Many or all companies we feature compensate us. Compensation and editorial
research influence how products appear on a page.
Personal Loans

Truist Personal Loans Review

Best for a large line of credit

  • Offers lines of credit as well as personal loans
  • Physician line of credit up to $100,000; other borrowers may access up to $50,000
  • Hundreds of consumer complaints and numerous lawsuits

Truist is a newer bank founded in late 2019 by the merger of BB&T and SunTrust Bank. Those banks were already large, and after the merger, it’s now the seventh-largest bank in the U.S. As a full-service bank, it offers all the accounts you might expect, including personal loans. 

If you’re a current Truist customer and you’re happy with the level of service you receive, we might recommend a Truist personal loan to you as well. Otherwise, we’d recommend most borrowers steer toward other options. Find out why in this Truist personal loans review.  

Our take on Truist personal loans and lines of credit

LendEDU’s editorial team conducted a full Truist personal loans review and concluded that it doesn’t make the cut for the best personal loans from our long list of personal loan lenders. It’s a sentiment the rest of the internet seems to echo based on the many negative reviews and ratings we read online. 

In comparison, Truist competitors SoFi and Credible ranked as the top lenders for best personal loans through a combination of stellar customer ratings, more thorough disclosure of loan details, and more widespread availability among Americans. 

However, we rate Truist as one of the top choices for a personal line of credit, particularly if you’re looking for the option to borrow a large amount. Physicians may qualify for a line of credit up to $100,000, for example. 

Even so, it’s worth exploring other top personal line of credit lenders, such as Tally and U.S. Bank, given that Truist’s poor customer service reputation extends to its flexible funding options. 

Truist personal loans and lines of credit at a glance

Truist doesn’t provide much information to potential borrowers, as you can see below, but we’ll go into more depth about what we have in this Truist personal loans review. 

TermLoan detailsLine of credit details
Fixed rates (APR)8.74% – 17.39% APRN/A
Variable rates (APR)N/A13.69% APR minimum
Loan amounts$3,500 – $100,000$5,000 minimum
Repayment period24 – 60 monthsNot disclosed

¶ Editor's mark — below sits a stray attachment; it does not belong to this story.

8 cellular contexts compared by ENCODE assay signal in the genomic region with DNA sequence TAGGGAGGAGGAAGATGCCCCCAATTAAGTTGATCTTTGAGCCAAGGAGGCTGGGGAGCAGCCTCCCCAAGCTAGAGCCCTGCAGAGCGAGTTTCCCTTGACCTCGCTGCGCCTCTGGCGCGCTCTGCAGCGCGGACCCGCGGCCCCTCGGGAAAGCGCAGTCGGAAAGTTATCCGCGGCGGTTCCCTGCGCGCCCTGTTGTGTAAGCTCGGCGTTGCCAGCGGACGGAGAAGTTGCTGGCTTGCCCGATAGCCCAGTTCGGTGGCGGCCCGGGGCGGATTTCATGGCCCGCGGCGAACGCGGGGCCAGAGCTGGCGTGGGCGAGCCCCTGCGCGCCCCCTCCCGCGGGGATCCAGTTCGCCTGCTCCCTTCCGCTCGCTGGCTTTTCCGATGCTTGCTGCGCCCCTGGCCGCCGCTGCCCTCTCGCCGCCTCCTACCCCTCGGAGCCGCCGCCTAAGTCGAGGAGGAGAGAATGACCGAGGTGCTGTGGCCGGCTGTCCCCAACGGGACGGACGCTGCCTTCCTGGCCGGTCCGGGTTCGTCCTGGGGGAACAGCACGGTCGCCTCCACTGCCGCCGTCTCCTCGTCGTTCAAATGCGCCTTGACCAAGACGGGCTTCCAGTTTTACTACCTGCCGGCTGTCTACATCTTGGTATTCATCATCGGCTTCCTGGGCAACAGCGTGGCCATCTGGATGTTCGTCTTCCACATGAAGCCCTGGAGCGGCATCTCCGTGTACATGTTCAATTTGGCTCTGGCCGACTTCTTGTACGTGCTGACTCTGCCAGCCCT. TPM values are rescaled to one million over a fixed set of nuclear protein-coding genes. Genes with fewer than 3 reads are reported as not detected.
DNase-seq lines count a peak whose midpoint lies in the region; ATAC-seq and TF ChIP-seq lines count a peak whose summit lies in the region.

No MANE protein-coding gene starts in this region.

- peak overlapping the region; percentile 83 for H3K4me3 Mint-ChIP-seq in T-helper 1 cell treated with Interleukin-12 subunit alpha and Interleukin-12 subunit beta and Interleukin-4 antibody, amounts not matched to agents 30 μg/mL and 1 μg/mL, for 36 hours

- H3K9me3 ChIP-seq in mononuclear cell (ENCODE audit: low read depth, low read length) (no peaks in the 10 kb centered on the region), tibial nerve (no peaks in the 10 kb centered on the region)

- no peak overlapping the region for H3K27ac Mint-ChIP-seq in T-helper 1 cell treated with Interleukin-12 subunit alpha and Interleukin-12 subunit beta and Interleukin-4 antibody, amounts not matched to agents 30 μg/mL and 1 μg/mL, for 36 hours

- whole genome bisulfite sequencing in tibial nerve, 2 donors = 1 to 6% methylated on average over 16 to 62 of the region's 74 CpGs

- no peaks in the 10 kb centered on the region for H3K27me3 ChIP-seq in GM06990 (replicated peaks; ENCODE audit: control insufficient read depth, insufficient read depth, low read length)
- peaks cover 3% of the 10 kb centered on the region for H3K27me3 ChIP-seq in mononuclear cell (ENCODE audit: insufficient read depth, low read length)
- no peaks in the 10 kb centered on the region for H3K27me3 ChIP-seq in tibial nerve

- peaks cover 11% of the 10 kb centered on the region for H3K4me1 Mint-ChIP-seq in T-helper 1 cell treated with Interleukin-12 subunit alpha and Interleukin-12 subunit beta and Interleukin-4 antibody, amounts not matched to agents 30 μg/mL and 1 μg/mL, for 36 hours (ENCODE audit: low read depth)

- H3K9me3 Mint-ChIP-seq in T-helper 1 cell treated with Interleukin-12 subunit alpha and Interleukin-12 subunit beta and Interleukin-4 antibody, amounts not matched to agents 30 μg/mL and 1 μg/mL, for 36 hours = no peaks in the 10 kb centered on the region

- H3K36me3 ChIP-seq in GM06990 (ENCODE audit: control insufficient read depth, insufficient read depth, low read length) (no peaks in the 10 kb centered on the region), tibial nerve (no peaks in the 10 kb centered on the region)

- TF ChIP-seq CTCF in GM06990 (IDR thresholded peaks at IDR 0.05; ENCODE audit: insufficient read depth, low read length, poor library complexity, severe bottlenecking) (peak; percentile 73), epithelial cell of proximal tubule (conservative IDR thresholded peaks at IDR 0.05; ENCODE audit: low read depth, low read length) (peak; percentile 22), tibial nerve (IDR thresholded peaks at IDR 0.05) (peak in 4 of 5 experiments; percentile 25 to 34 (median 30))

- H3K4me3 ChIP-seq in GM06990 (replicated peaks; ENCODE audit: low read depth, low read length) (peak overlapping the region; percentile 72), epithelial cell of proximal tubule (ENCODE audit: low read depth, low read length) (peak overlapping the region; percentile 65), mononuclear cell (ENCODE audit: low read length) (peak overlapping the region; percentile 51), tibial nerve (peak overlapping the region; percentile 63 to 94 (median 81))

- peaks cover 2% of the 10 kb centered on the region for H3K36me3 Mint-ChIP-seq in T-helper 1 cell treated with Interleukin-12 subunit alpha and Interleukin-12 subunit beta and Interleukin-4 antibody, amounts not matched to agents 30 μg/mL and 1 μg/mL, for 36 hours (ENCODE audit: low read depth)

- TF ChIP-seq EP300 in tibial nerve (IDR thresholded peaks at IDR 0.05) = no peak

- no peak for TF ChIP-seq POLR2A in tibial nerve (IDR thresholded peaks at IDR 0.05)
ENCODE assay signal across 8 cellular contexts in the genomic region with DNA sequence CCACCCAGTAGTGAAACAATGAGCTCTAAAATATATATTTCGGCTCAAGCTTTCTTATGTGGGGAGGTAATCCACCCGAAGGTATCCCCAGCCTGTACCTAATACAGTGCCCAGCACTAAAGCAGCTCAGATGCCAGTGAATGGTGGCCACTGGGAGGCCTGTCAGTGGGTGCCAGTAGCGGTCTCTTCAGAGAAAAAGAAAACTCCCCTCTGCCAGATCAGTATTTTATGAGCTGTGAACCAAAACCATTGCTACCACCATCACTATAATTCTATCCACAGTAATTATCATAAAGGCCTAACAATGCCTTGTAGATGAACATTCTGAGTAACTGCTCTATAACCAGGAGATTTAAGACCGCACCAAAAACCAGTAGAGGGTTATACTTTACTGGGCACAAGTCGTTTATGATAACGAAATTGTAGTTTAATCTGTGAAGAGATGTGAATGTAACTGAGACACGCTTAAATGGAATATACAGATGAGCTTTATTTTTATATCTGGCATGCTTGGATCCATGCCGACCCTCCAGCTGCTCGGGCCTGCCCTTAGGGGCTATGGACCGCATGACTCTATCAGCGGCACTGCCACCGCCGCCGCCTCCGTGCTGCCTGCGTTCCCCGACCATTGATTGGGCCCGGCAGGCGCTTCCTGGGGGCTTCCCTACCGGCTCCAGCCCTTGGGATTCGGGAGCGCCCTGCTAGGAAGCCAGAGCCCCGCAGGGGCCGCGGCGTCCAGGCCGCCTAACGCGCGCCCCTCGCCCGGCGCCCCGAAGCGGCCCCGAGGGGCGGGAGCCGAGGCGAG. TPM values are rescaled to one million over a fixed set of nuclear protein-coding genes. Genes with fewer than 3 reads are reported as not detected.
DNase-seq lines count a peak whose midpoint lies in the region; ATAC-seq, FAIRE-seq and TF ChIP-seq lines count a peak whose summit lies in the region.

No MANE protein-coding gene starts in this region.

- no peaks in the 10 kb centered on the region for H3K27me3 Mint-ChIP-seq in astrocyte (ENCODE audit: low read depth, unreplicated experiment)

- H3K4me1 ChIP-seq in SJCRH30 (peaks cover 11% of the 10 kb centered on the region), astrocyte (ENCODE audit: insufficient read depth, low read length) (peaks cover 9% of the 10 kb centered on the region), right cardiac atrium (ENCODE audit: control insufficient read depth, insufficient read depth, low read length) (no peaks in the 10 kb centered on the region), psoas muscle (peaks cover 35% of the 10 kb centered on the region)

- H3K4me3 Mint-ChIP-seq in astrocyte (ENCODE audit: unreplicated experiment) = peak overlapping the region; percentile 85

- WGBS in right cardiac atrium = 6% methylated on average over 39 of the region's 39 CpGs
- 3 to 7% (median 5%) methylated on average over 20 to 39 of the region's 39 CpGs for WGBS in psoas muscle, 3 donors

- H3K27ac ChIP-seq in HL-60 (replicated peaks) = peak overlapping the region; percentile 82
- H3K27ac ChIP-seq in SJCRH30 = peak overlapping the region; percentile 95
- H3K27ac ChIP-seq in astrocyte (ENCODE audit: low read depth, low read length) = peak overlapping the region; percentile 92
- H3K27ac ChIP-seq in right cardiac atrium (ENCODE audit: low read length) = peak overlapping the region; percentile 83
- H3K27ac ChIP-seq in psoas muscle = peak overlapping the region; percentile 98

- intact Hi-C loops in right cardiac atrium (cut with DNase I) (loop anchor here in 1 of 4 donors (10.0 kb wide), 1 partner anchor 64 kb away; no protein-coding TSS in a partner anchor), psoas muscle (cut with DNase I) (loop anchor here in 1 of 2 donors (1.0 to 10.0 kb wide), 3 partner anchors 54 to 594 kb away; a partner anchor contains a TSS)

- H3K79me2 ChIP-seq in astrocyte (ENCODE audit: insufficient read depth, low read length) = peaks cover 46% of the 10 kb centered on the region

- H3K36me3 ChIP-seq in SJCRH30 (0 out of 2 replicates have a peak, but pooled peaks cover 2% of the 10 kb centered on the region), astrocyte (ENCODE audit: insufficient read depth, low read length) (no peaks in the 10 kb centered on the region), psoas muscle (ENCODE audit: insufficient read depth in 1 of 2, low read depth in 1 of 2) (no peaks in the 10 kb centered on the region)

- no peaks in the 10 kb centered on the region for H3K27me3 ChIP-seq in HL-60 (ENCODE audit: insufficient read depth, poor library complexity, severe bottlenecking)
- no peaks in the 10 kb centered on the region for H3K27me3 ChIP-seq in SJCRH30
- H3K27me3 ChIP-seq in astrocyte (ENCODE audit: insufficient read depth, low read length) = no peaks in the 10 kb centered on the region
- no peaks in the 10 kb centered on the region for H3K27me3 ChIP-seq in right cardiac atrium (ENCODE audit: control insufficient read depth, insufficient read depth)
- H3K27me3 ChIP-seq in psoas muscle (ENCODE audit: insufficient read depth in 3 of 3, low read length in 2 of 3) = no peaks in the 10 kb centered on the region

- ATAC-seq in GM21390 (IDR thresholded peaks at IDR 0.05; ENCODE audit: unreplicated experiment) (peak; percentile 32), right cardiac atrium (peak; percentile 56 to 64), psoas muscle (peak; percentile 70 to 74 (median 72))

Unsecured or securedUnsecuredSecured and unsecured
FeesNo origination fee; others not disclosedNo application or cash advance fees; others not disclosed

How do Truist personal loans and lines of credit work?

Truist offers many funding options, including personal loans and lines of credit. Its full range of personal loans and lines of credit include:

  • Unsecured personal loans
  • Physician personal line of credit
  • Unsecured personal line of credit
  • Truist Ready Now personal line of credit for overdrafts and emergencies
  • Secured personal line of credit (using at least $100,000 in investments as collateral)

The lender is tight-lipped about how its personal loans and lines of credit work

As you can see above, it provides few upfront details you need to know to make an informed decision about whether Truist is right for you. You’ll get all the pertinent details in a loan agreement before you sign to get funding, but we like to see lenders provide much more transparency, and sooner. 

Truist allows you to manage your account online and even via mobile app, but you still must live in a state with physical branches to be eligible for a loan.

How do you repay a Truist personal loan or line of credit?

Truist doesn’t offer details about how to repay its personal loans and lines of credit. You repay most personal loans with monthly payments via ACH transfer from your current bank account. Many banks offer a small rate discount if you sign up for autopay, but it’s unclear whether Truist does.

Personal lines of credit are often split up into a two-part series: a draw phase, where you can borrow money and make interest-only payments, and a repayment phase, where it converts to a loan. 

You can’t borrow money during the repayment phase on a line of credit, and your monthly payments may be higher. This is how Truist structures its physician lines of credit, and, we assume, its general-purpose line of credit.

If you run into problems in affording your monthly payments, Truist offers a payment assistance center in your online account that may be able to help you find a resolution, whether it’s a short-term payment break, a loan extension, a rate reduction, or another option.

What is the Truist physician line of credit?

Truist offers a special line of credit to medical professionals to use however you like. Residents and fellows can qualify for a credit line of up to $50,000. Board-certified dentists, physicians, and podiatrists may be able to access up to $100,000.

The interest rates on this line of credit are lower than those on its general-purpose credit line: as low as 12.50% APR (versus 13.69% APR) as of March 12, 2024. You can make interest-only payments at first, but Truist doesn’t specify how long its draw period lasts.